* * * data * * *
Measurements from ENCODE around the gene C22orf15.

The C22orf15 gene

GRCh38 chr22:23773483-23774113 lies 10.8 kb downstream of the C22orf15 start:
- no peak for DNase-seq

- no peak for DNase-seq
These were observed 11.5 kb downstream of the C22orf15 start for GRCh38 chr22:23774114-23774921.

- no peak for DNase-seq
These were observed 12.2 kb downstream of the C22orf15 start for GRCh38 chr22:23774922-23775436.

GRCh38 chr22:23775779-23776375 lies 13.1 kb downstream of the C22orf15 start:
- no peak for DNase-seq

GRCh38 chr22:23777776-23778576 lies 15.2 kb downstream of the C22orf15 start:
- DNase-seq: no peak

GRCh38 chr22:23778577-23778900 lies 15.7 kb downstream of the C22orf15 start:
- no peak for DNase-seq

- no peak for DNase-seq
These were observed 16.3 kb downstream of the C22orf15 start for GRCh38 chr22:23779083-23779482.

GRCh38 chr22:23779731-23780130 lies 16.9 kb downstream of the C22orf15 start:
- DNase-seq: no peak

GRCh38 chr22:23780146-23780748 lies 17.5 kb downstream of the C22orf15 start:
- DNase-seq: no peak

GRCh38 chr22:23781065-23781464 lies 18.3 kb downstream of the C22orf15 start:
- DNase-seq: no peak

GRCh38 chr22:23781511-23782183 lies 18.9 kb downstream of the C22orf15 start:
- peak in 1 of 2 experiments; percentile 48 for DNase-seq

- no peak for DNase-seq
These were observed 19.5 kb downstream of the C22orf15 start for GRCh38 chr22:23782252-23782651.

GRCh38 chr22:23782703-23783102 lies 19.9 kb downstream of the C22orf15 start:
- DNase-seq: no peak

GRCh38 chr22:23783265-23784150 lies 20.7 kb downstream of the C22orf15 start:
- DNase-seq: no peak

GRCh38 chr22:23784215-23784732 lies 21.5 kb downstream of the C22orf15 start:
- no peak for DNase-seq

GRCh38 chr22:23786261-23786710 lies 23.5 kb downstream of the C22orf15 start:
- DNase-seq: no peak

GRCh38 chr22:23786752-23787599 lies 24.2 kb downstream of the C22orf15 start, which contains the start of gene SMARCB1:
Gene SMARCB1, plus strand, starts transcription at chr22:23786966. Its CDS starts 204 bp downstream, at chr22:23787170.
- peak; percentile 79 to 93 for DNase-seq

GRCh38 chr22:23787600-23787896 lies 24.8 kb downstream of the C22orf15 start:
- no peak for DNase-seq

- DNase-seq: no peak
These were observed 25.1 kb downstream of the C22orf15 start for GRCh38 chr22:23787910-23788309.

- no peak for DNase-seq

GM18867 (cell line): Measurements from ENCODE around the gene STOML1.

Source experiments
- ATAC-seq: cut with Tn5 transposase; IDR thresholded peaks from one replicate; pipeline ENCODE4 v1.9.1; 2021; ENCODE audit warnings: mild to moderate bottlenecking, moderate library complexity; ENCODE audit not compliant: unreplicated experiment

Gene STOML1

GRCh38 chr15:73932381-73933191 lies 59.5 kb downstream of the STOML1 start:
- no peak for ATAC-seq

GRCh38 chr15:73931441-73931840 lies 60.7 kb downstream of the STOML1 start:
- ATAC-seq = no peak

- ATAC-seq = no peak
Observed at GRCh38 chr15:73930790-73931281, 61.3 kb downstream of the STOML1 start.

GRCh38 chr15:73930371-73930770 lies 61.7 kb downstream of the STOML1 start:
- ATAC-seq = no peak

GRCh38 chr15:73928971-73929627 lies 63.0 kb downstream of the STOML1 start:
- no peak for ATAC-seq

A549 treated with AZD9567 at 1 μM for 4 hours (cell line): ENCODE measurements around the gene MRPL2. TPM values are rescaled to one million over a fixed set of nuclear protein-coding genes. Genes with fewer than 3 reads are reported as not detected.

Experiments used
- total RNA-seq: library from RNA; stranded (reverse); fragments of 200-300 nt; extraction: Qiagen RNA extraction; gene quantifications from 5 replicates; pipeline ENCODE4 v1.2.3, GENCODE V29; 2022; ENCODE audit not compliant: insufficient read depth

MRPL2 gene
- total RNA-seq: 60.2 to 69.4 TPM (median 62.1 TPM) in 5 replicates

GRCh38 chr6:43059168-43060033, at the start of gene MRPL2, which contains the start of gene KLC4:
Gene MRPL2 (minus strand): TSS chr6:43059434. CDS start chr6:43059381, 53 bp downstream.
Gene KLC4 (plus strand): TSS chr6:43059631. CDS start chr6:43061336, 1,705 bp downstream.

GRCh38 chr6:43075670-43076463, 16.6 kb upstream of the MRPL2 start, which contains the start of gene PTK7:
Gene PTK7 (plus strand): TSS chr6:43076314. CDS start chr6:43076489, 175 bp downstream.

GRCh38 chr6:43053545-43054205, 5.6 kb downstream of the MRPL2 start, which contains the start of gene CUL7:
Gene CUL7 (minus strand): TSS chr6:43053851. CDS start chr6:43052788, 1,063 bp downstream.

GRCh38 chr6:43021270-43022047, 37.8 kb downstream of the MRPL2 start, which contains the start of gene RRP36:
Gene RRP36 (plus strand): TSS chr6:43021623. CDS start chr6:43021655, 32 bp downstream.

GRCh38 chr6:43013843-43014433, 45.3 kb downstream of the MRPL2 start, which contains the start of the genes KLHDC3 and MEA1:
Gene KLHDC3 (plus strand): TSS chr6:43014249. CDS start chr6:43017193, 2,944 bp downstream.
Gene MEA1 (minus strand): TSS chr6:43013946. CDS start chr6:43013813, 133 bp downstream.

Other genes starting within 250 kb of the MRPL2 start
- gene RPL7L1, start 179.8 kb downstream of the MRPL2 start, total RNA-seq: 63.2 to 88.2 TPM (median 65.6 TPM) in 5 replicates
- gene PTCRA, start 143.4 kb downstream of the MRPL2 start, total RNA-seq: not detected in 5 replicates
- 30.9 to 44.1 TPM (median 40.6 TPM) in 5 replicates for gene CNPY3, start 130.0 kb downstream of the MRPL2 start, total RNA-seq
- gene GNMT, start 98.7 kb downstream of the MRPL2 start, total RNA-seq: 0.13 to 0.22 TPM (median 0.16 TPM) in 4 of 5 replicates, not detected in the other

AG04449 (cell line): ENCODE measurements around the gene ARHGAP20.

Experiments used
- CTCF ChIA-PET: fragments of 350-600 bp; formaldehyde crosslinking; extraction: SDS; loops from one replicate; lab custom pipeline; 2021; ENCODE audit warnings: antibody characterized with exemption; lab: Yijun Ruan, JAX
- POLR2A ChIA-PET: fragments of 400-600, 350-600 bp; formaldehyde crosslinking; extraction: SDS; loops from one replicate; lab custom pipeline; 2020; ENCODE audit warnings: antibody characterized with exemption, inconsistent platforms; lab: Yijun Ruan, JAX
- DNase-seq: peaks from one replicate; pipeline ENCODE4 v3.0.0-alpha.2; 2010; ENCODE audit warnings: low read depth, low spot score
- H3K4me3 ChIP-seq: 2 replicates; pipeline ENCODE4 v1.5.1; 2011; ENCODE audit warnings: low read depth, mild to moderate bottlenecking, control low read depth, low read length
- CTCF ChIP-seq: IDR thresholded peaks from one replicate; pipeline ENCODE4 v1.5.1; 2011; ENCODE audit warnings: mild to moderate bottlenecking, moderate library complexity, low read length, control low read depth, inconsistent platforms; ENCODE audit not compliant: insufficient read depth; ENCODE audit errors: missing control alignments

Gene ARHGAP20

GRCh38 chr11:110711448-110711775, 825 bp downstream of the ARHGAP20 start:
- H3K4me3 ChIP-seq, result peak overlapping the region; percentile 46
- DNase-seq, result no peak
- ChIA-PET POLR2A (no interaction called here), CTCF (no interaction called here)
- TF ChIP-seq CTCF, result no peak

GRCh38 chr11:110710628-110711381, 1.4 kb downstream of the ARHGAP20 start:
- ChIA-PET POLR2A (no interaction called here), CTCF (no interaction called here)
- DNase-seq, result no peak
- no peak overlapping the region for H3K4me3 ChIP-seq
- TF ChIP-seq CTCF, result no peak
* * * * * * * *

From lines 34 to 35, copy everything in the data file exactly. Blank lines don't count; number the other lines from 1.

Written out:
- DNase-seq: no peak

GRCh38 chr22:23786752-23787599 lies 24.2 kb downstream of the C22orf15 start, which contains the start of gene SMARCB1: